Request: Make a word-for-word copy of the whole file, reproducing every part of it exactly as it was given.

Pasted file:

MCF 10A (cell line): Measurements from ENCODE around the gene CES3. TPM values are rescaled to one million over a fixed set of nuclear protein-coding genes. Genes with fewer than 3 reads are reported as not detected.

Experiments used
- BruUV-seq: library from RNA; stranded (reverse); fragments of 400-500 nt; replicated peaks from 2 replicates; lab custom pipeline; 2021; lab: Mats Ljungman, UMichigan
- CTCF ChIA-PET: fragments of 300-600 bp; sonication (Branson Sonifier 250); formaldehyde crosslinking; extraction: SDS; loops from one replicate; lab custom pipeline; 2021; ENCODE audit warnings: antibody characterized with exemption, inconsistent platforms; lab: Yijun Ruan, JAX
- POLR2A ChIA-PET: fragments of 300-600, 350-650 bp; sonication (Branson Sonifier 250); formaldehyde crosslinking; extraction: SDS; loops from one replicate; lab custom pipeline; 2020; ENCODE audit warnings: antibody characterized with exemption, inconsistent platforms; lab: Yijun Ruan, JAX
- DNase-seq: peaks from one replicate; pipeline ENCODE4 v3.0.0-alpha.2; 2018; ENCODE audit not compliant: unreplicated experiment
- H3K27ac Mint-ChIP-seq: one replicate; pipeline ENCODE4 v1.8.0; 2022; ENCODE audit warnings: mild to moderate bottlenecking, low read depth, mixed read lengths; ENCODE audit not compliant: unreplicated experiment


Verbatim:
MCF 10A (cell line): Measurements from ENCODE around the gene CES3. TPM values are rescaled to one million over a fixed set of nuclear protein-coding genes. Genes with fewer than 3 reads are reported as not detected.

Experiments used
- BruUV-seq: library from RNA; stranded (reverse); fragments of 400-500 nt; replicated peaks from 2 replicates; lab custom pipeline; 2021; lab: Mats Ljungman, UMichigan
- CTCF ChIA-PET: fragments of 300-600 bp; sonication (Branson Sonifier 250); formaldehyde crosslinking; extraction: SDS; loops from one replicate; lab custom pipeline; 2021; ENCODE audit warnings: antibody characterized with exemption, inconsistent platforms; lab: Yijun Ruan, JAX
- POLR2A ChIA-PET: fragments of 300-600, 350-650 bp; sonication (Branson Sonifier 250); formaldehyde crosslinking; extraction: SDS; loops from one replicate; lab custom pipeline; 2020; ENCODE audit warnings: antibody characterized with exemption, inconsistent platforms; lab: Yijun Ruan, JAX
- DNase-seq: peaks from one replicate; pipeline ENCODE4 v3.0.0-alpha.2; 2018; ENCODE audit not compliant: unreplicated experiment
- H3K27ac Mint-ChIP-seq: one replicate; pipeline ENCODE4 v1.8.0; 2022; ENCODE audit warnings: mild to moderate bottlenecking, low read depth, mixed read lengths; ENCODE audit not compliant: unreplicated experiment